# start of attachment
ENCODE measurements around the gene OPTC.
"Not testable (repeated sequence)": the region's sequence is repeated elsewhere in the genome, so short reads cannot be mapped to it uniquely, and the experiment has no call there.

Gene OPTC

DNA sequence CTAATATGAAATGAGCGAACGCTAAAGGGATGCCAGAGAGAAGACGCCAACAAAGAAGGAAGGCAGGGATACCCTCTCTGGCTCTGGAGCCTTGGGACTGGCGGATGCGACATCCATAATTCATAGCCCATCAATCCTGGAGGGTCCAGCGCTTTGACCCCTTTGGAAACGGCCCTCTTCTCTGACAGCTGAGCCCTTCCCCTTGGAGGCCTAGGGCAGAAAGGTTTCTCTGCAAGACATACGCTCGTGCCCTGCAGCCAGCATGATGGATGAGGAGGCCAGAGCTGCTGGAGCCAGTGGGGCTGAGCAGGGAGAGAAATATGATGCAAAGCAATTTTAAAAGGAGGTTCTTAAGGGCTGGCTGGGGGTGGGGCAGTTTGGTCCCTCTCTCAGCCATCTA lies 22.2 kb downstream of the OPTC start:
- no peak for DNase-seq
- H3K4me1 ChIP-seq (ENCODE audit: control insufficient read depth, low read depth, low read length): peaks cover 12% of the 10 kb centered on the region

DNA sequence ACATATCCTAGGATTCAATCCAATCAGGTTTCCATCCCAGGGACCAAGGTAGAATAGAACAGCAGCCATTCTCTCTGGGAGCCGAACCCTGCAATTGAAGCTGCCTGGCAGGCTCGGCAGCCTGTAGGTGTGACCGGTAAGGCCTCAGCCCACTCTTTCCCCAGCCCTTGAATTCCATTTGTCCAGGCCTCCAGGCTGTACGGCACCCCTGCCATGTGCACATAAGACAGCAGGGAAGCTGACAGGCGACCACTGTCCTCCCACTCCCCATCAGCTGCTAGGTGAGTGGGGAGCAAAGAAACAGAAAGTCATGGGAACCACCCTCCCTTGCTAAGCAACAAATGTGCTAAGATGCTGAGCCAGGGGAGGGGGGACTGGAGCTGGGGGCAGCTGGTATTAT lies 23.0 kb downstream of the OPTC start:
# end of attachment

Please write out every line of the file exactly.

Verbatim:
ENCODE measurements around the gene OPTC.
"Not testable (repeated sequence)": the region's sequence is repeated elsewhere in the genome, so short reads cannot be mapped to it uniquely, and the experiment has no call there.

Gene OPTC

DNA sequence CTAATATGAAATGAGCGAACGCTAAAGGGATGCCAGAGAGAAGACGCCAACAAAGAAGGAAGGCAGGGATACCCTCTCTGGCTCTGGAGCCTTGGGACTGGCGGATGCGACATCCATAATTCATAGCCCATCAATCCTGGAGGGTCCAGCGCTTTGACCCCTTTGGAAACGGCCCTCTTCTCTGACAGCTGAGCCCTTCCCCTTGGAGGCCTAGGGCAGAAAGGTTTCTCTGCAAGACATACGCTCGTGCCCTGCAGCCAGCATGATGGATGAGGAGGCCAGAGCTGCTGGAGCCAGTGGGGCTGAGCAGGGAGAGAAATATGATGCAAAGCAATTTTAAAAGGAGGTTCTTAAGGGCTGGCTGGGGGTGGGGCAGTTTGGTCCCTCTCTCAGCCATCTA lies 22.2 kb downstream of the OPTC start:
- no peak for DNase-seq
- H3K4me1 ChIP-seq (ENCODE audit: control insufficient read depth, low read depth, low read length): peaks cover 12% of the 10 kb centered on the region

DNA sequence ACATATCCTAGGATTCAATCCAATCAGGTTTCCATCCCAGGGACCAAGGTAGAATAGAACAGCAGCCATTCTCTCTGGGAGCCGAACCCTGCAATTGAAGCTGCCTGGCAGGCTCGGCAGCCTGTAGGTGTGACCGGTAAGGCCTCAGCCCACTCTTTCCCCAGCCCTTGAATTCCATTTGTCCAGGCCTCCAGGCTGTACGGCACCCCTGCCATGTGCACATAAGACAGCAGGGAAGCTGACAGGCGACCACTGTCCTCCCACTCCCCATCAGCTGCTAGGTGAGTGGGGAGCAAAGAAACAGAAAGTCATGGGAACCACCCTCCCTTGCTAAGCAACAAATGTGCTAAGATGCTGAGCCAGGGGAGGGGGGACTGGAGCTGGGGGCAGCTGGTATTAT lies 23.0 kb downstream of the OPTC start: